DOI

10.17077/drivingassessment.1447

Location

Olympic Valley — Lake Tahoe, California

Date

30-6-2011

Session

Session 8 – Hybrid Presentations

Abstract

The Army Cold Regions Research and Engineering Laboratory is conducting a project to investigate the value of a motion based simulator in teaching vehicle control for off-road driving conditions. A primary goal is to reduce accidents caused by the loss of control of high center-of-gravity military vehicles in situations normally not found in the civilian driving experience. This study presents data from a two year portion of our work to develop metrics to assess the effectiveness of simulator training for developing vehicle control skills. For the first year, 10 drivers were trained using a simulator in an accident avoidance (AA) maneuver. Their performance was compared against 10 untrained drivers in a real vehicle. The second year 5 trained drivers from the first study were given sparse sustainment training in the simulator and again compared against 5 untrained drivers in a real vehicle. We considered metrics specifically related to the vehicle control aspects of the training to determine if the trainee acquired the necessary muscle memory to correctly implement the various vehicle control steps involved in the maneuver. We also briefly describe the participant’s views on their training experience.

Rights

Copyright © 2011 the author(s)

DC Citation

Proceedings of the Sixth International Driving Symposium on Human Factors in Driver Assessment, Training and Vehicle Design, June 27-30, 2011, Olympic Valley — Lake Tahoe, California. Iowa City, IA: Public Policy Center, University of Iowa, 2011: 562-568.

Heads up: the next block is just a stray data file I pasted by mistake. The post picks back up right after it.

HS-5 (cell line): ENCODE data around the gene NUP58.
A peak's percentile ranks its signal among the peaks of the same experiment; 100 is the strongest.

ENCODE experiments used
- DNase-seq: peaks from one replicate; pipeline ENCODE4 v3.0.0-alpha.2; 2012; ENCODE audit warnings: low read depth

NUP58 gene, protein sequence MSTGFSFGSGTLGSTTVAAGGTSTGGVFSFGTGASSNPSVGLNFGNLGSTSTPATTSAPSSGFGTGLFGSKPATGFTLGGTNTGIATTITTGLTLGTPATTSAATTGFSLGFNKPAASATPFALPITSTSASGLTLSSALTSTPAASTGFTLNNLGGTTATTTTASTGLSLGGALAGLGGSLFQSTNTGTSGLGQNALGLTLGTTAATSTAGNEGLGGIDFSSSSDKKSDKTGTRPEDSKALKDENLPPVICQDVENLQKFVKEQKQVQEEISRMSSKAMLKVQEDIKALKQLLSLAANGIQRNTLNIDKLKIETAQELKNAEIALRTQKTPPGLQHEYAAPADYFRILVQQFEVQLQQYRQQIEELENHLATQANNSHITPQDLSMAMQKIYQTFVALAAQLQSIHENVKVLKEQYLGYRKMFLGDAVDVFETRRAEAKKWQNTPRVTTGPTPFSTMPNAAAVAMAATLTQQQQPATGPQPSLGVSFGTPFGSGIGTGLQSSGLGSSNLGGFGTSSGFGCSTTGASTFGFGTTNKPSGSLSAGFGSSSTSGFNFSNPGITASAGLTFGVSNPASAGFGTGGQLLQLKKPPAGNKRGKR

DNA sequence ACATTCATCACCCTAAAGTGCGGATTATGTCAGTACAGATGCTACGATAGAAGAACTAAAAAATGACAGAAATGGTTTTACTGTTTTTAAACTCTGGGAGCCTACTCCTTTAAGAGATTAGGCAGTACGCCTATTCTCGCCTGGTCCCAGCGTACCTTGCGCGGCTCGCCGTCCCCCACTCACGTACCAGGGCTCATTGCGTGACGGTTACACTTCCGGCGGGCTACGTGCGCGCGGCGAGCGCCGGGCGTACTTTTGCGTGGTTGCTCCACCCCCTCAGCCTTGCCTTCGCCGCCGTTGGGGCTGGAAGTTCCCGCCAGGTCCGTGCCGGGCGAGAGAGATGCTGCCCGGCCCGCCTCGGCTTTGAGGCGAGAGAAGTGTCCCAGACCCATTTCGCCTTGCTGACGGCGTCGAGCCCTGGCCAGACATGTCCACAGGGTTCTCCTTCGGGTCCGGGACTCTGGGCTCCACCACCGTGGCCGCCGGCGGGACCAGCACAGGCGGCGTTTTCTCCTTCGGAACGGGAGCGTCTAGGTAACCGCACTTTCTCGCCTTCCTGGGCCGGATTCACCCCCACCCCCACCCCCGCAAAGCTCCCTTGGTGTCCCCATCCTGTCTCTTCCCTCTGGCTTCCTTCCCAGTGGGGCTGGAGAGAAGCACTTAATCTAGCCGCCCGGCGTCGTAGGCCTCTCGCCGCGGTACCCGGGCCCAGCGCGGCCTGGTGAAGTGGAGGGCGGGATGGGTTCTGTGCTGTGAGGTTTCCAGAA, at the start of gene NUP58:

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Jun 30th, 12:00 AM

Assessing the Transfer of Simulator Trained Skills to Real Vehicle Control

Olympic Valley — Lake Tahoe, California

The Army Cold Regions Research and Engineering Laboratory is conducting a project to investigate the value of a motion based simulator in teaching vehicle control for off-road driving conditions. A primary goal is to reduce accidents caused by the loss of control of high center-of-gravity military vehicles in situations normally not found in the civilian driving experience. This study presents data from a two year portion of our work to develop metrics to assess the effectiveness of simulator training for developing vehicle control skills. For the first year, 10 drivers were trained using a simulator in an accident avoidance (AA) maneuver. Their performance was compared against 10 untrained drivers in a real vehicle. The second year 5 trained drivers from the first study were given sparse sustainment training in the simulator and again compared against 5 untrained drivers in a real vehicle. We considered metrics specifically related to the vehicle control aspects of the training to determine if the trainee acquired the necessary muscle memory to correctly implement the various vehicle control steps involved in the maneuver. We also briefly describe the participant’s views on their training experience.